High concept big budget sci-fi questions ideas of morality, humanity, wealth and power
In this ambitious, big budget Netflix adaptation of Richard K Morgan's noir cyberpunk novel humans can live forever thanks to technological advancement. Set more than 300 years in the future the wealthy take full advantage of their status by cloning versions of themselves, so they can upload 'stacks' (their digitised consciousness) into their bodies, but there is also the option of changing appearance by buying or renting human 'sleeves.' Takeshi Kovacs (Joel Kinnaman) is a soldier, or Envoy, who is reborn in a new sleeve 250 years after his death by Laurens Bancroft (James Purefoy) to investigate his murder.
There are a lot of respected names attached to this ten-part science-fiction series, including creator Laeta Kalogridis (Shutter Island) and Game of Thrones director, Miguel Sapochnik. The brutal blood and splatter and sex and nudity of GoT are abundant as too are themes of wealth and power, but so is the Hollywood influence with the show not only recalling Blade Runner but also 90s sci-fi films such as Demolition Man and Timecop. Production designer Carey Meyer (Firefly) brings the style of Ridley Scott's film to the small screen via the grimy, sodden, neon lit streets and the grand mansion of Bancroft – who lives above everyone else like a god along with the rich elite. Kovacs lodges down below in a hotel called The Raven run by Poe (Chris Connor who turns in a fantastic performance as an Edgar Allen-alike).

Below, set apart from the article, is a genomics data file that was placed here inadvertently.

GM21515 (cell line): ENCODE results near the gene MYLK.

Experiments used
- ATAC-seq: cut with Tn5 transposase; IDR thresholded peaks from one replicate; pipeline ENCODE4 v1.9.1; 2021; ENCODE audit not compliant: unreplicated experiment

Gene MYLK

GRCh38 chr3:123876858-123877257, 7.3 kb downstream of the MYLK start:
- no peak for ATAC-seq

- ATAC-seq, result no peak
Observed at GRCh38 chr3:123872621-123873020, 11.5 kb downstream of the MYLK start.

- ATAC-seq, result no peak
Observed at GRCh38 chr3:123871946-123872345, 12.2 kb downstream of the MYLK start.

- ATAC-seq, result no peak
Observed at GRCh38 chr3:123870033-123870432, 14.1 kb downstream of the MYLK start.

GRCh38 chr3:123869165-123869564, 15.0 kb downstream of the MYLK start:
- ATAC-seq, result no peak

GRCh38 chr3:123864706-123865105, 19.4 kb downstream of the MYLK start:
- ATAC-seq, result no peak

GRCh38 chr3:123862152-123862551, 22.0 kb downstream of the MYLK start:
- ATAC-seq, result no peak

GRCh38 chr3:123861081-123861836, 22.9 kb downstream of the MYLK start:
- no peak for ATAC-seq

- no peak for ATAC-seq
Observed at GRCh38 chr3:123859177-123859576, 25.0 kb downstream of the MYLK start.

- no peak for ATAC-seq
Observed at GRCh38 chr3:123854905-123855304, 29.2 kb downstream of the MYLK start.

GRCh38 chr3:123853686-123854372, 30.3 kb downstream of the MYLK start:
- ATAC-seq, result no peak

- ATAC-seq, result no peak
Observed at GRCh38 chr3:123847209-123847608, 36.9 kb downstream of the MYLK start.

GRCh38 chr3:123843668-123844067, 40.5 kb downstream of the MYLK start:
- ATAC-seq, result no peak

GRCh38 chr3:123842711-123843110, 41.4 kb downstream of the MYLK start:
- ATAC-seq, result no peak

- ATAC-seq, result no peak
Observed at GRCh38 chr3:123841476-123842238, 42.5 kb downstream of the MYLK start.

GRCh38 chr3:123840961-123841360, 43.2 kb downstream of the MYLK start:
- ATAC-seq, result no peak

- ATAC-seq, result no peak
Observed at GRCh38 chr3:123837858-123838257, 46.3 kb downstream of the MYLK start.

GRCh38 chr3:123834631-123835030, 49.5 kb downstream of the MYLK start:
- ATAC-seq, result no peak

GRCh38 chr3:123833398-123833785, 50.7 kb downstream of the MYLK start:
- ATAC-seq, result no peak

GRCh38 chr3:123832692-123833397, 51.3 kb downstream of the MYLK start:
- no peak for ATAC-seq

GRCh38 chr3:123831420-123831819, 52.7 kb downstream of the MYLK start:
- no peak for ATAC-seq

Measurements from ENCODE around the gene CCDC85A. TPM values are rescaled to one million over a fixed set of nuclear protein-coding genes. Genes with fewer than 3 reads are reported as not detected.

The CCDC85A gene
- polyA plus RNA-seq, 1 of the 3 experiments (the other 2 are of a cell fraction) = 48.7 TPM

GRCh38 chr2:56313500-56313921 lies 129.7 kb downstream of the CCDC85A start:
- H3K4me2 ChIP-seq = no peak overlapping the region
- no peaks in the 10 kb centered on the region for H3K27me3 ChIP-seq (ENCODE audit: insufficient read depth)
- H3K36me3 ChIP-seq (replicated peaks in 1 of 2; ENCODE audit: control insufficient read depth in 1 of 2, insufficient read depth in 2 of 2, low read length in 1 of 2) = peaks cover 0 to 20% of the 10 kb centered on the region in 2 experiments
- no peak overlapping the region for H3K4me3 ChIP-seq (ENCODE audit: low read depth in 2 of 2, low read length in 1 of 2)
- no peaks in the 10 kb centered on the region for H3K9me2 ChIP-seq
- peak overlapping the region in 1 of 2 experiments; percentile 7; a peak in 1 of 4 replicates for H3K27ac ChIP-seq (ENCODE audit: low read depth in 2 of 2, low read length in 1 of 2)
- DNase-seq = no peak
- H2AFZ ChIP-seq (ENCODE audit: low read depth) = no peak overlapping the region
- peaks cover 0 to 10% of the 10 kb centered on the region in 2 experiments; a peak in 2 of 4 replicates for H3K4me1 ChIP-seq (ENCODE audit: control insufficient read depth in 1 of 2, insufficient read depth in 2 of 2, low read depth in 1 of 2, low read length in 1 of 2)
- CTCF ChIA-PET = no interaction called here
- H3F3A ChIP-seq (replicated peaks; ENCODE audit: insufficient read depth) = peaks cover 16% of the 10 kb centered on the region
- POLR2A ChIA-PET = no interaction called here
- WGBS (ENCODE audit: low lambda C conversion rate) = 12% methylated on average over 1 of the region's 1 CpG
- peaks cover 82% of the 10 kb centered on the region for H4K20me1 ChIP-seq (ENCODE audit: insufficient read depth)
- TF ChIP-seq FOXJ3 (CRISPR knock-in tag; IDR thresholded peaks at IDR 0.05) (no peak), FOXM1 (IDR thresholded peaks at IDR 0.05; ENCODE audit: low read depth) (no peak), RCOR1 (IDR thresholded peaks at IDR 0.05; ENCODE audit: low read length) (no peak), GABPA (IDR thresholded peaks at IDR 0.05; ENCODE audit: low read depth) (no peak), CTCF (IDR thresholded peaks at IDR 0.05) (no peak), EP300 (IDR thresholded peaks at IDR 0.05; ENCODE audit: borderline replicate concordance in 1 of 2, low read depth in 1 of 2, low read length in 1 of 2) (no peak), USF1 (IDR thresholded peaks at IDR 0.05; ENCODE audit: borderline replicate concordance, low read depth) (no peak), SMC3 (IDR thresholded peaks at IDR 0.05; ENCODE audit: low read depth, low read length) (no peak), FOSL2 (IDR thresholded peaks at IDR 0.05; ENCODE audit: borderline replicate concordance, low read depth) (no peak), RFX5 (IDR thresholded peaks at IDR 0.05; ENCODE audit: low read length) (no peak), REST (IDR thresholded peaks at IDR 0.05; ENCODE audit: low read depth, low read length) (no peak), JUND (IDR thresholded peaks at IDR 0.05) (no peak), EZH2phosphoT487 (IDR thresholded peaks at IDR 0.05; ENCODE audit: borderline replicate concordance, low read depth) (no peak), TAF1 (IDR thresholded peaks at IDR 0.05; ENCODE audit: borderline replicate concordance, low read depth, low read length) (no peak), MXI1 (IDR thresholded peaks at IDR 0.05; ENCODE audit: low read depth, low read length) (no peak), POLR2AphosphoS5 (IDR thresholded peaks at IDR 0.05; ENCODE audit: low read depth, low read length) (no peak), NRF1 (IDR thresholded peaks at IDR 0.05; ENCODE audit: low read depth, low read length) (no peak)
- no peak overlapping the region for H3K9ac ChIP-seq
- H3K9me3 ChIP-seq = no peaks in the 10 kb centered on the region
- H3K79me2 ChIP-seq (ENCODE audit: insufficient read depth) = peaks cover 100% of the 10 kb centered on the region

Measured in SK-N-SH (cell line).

The writers develop challenging ideas about humanity and mortality while also building suspense and mystery, and there's at least one thrilling action sequence in every episode yet lead actor Kinnaman and his bulging muscles aren't nearly as impressive. Martha Higareda as tough cop, Kristin Ortega, Will Yun Lee and Dichen Lachman turn in notably big action performances that are also stirring and engaging thanks to expressive performances.
Altered Carbon premieres on Netflix, Fri 2 Feb.